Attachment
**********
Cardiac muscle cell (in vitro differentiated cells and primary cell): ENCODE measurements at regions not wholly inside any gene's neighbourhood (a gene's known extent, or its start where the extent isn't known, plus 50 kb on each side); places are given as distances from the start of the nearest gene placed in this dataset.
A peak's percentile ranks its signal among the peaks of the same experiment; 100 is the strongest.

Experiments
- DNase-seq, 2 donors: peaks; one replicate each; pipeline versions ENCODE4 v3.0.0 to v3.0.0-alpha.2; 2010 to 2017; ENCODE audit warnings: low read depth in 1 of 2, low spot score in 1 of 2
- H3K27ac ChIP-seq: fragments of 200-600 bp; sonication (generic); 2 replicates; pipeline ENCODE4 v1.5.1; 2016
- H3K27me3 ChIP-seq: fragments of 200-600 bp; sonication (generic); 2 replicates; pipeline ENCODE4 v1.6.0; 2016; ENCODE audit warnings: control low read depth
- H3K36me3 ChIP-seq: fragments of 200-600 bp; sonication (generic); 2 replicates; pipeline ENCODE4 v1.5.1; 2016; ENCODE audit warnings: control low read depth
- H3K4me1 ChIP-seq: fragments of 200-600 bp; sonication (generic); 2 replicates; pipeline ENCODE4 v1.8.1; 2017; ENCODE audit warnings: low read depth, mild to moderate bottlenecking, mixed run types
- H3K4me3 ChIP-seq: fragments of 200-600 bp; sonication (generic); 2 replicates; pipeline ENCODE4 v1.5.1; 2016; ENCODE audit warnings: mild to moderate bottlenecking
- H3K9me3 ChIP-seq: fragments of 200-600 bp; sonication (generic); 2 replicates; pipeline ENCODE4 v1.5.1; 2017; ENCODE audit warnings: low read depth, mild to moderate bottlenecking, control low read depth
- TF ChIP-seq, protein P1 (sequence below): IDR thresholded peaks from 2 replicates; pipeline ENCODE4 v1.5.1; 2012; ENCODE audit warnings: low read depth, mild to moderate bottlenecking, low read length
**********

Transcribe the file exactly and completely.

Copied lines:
Cardiac muscle cell (in vitro differentiated cells and primary cell): ENCODE measurements at regions not wholly inside any gene's neighbourhood (a gene's known extent, or its start where the extent isn't known, plus 50 kb on each side); places are given as distances from the start of the nearest gene placed in this dataset.
A peak's percentile ranks its signal among the peaks of the same experiment; 100 is the strongest.

Experiments
- DNase-seq, 2 donors: peaks; one replicate each; pipeline versions ENCODE4 v3.0.0 to v3.0.0-alpha.2; 2010 to 2017; ENCODE audit warnings: low read depth in 1 of 2, low spot score in 1 of 2
- H3K27ac ChIP-seq: fragments of 200-600 bp; sonication (generic); 2 replicates; pipeline ENCODE4 v1.5.1; 2016
- H3K27me3 ChIP-seq: fragments of 200-600 bp; sonication (generic); 2 replicates; pipeline ENCODE4 v1.6.0; 2016; ENCODE audit warnings: control low read depth
- H3K36me3 ChIP-seq: fragments of 200-600 bp; sonication (generic); 2 replicates; pipeline ENCODE4 v1.5.1; 2016; ENCODE audit warnings: control low read depth
- H3K4me1 ChIP-seq: fragments of 200-600 bp; sonication (generic); 2 replicates; pipeline ENCODE4 v1.8.1; 2017; ENCODE audit warnings: low read depth, mild to moderate bottlenecking, mixed run types
- H3K4me3 ChIP-seq: fragments of 200-600 bp; sonication (generic); 2 replicates; pipeline ENCODE4 v1.5.1; 2016; ENCODE audit warnings: mild to moderate bottlenecking
- H3K9me3 ChIP-seq: fragments of 200-600 bp; sonication (generic); 2 replicates; pipeline ENCODE4 v1.5.1; 2017; ENCODE audit warnings: low read depth, mild to moderate bottlenecking, control low read depth
- TF ChIP-seq, protein P1 (sequence below): IDR thresholded peaks from 2 replicates; pipeline ENCODE4 v1.5.1; 2012; ENCODE audit warnings: low read depth, mild to moderate bottlenecking, low read length